CONF: Ancient Greek Myth and Modern Conflict in World Fiction

Seen on the Classicists list:

Ancient Greek Myth and Modern Conflict in World Fiction since 1989

This conference kindly funded by and hosted at the British Academy, July 5th
and 6th 2012, is co-organised by Edith Hall (soon to be in the Classics
Department, King’s College London) and Katie Billotte (the Centre for the
Reception of Greece and Rome at Royal Holloway). This unprecedented
conference will bring together a global team of writers and scholars to
discuss the importance of ancient Greek myths in the recent fictional
narration of war. Novels from every continent will be discussed, including
works by Maori, Chinese, African, Brazilian and Japanese authors. The
conference will ask whether it is the very difficulties involved in
addressing large-scale trauma that have elicited this new ‘mythical turn’ in
the medium; it will also explore the tensions involved in the use of
canonical ancient Greek texts central to the western ‘colonial’ curriculum
in self-consciously anticolonial and postcolonial writing. Speakers will
include Aleksandar Gatalica, Yan Lianke,Anna Ljunggren, Tom Holland, Fiona
Macintosh, Patrice Rankine, Efie Spentzou, Adam Ganz, Girgio Amitrano,
Justine McConnell and Ferial Ghazoul. Further information about registration
will be available soon; meanwhile, please put it in your diaries if you are
interested and address any enquiries to edith.hall4 AT

CFP: Bodies of Evidence: Re-defining Approaches to the Anatomical Votive

Bodies of evidence: re-defining approaches to the anatomical votive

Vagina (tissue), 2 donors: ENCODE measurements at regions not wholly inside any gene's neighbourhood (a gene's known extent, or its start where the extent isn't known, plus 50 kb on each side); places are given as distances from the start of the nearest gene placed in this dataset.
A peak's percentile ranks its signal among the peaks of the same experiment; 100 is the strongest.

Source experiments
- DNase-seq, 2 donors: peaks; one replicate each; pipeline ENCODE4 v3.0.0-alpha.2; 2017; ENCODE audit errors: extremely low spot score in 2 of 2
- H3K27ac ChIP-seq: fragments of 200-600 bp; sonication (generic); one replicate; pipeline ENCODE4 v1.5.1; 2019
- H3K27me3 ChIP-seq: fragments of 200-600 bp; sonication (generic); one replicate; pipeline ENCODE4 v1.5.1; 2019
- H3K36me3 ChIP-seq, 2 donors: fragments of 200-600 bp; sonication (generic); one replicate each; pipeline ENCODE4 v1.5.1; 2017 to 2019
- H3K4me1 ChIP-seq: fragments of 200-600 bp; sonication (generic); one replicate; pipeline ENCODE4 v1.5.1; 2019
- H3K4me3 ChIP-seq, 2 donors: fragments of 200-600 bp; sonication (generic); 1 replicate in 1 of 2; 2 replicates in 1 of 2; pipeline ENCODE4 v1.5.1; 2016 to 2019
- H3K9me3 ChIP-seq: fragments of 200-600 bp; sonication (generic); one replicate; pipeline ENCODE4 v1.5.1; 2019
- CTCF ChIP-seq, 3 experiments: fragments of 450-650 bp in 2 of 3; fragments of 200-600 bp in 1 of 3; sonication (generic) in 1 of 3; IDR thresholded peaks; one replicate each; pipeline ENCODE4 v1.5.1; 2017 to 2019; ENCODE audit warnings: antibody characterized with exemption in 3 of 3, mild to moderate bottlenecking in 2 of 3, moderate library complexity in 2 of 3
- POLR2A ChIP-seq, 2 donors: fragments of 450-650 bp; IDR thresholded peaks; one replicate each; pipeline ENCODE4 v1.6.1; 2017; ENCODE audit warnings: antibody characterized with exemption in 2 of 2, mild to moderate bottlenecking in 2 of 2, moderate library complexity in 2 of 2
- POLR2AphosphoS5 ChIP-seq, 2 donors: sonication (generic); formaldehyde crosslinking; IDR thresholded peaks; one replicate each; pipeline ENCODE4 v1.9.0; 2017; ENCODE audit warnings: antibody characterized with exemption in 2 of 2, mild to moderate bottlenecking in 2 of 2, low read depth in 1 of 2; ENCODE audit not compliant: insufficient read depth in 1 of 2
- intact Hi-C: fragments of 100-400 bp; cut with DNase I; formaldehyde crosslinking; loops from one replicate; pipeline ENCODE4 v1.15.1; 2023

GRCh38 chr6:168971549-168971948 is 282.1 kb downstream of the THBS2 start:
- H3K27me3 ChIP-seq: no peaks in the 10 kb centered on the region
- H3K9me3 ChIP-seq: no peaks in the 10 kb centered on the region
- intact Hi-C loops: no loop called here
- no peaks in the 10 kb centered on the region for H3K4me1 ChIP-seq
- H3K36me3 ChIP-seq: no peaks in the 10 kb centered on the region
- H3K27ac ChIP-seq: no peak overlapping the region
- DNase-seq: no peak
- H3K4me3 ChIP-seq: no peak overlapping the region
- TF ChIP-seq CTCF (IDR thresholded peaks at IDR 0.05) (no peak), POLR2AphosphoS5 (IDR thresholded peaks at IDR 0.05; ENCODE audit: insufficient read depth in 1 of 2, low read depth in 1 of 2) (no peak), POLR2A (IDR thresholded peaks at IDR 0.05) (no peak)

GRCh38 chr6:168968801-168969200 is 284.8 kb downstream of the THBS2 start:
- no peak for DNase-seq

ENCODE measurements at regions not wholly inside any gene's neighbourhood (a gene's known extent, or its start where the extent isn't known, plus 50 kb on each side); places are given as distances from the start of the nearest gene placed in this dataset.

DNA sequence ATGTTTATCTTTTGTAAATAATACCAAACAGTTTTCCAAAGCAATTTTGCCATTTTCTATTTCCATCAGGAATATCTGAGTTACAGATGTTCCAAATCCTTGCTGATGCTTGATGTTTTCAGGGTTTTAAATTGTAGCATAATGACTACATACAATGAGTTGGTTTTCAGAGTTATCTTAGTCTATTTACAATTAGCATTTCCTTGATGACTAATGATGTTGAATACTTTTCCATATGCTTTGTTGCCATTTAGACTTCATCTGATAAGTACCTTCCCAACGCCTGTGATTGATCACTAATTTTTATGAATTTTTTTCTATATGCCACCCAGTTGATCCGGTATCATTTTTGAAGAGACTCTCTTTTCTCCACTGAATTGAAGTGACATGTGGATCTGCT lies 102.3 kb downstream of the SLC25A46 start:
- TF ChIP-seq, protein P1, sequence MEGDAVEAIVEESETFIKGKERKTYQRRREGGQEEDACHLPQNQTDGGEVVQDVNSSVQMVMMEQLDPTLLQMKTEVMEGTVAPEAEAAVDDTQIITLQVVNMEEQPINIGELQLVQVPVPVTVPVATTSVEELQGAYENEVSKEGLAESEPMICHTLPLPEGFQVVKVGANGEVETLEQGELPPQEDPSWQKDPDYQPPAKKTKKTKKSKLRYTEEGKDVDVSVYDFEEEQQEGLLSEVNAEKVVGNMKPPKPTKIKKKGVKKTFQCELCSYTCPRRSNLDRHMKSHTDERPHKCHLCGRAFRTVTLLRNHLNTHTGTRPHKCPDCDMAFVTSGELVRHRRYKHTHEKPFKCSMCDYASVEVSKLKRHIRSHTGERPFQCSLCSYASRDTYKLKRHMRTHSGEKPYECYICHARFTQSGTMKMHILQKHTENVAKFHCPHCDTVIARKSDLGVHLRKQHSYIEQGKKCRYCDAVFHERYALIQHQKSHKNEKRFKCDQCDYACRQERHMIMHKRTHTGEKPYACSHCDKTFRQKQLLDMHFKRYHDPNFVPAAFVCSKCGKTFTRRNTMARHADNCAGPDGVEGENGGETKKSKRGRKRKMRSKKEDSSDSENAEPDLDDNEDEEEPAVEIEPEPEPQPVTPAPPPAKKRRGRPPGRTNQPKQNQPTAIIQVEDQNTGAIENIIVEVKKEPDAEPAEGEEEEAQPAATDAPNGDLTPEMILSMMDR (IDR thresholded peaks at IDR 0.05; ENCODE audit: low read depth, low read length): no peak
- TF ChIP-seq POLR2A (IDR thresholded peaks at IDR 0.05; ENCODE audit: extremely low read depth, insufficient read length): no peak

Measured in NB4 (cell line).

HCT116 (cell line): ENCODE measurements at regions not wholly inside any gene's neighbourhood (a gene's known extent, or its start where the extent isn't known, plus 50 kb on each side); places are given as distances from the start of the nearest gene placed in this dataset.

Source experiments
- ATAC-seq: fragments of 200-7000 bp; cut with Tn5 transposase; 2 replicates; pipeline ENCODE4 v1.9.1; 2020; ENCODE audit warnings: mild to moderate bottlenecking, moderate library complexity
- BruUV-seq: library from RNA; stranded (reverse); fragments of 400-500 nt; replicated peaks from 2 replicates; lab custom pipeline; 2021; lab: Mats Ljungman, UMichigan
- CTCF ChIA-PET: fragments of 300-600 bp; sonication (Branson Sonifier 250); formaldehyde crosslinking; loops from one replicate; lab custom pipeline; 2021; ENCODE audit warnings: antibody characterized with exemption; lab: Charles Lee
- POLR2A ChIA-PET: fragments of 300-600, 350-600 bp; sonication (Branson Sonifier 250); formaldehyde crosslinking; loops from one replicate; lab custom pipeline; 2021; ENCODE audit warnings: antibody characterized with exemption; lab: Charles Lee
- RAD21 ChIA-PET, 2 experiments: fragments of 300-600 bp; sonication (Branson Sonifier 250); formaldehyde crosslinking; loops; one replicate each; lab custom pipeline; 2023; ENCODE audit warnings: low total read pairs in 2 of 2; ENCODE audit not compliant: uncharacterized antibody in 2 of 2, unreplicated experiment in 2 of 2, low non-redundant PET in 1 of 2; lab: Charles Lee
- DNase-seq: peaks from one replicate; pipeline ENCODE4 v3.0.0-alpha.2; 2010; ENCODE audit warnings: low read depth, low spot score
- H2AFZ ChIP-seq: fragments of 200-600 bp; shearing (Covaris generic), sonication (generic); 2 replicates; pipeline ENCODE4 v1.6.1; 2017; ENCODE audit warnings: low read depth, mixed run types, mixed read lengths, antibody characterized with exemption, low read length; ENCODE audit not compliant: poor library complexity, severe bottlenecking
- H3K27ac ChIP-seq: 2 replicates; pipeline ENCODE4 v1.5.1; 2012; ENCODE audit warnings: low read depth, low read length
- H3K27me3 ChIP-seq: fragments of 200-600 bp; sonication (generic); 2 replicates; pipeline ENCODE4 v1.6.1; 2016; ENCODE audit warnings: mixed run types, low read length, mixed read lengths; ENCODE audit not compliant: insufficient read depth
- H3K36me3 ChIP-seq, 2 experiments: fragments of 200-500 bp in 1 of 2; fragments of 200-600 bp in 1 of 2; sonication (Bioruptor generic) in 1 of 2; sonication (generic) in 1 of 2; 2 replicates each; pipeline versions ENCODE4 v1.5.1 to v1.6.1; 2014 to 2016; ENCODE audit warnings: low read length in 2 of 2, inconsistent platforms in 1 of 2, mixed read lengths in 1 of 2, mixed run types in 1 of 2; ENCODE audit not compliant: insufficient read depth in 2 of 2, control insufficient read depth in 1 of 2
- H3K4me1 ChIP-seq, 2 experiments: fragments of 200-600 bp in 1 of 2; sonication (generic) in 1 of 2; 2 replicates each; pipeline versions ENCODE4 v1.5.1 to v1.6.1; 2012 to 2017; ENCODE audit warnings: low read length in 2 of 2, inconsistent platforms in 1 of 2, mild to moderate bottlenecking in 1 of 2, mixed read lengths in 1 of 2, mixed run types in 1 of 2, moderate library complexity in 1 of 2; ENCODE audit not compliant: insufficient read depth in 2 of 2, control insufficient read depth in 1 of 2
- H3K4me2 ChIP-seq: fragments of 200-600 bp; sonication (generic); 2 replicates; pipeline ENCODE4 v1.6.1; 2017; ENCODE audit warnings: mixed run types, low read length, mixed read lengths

A conference at the British School at Rome

5th June 2012

Organisers: Dr Jane Draycott (BSR and University of Nottingham), Dr Emma-Jayne Graham (University of Leicester)

From Pharaonic Egypt to Roman Italy and from Classical Greece to the Byzantine world, anatomical votives have performed a continuous, if poorly understood, role in ritual and votive practice. Modern scholarship has categorised as ‘anatomical’ a range of ex-votos, made largely but not exclusively from terracotta, which depict parts of the body. These arms, legs, eyes, fingers, hands, feet, uteri, genitals, internal organs and other recognisable parts of the internal and external body have attracted much attention from scholars exploring both past religion and health alike. Nevertheless, the category of ‘anatomical offering’ remains noticeably ill-defined and remains to be integrated fully into the study of ritual, artefacts and the body. This conference will ask how we should define and interpret the ‘anatomical’ votive. Is a veiled portrait plaque an anatomical votive? Is a foot or a hand a distinct anatomical votive if it was constructed in such a way as to allow it to be connected to another part of the body? Indeed, to what extent can we consider a model of the whole body an anatomical votive if it was used to request general healing of a non-specific illness? Whilst feet and ears appear to fall easily into this class should we perhaps also consider other offerings, such as statuettes of the entire body and swaddled babies from a similar perspective? This workshop will bring together scholars working upon the anatomical offering in its broadest sense from across prehistoric, ancient and medieval contexts in order to explore and refine our understanding of this phenomenon. What were anatomical votives for, what did they represent to those who dedicated, encountered or made them, and what factors influenced the selection of a particular item? In particular we will be concerned with what these offerings reveal, not only about past religious and medical contexts and practices, but also about identity, society, politics and concepts or constructions of the human body.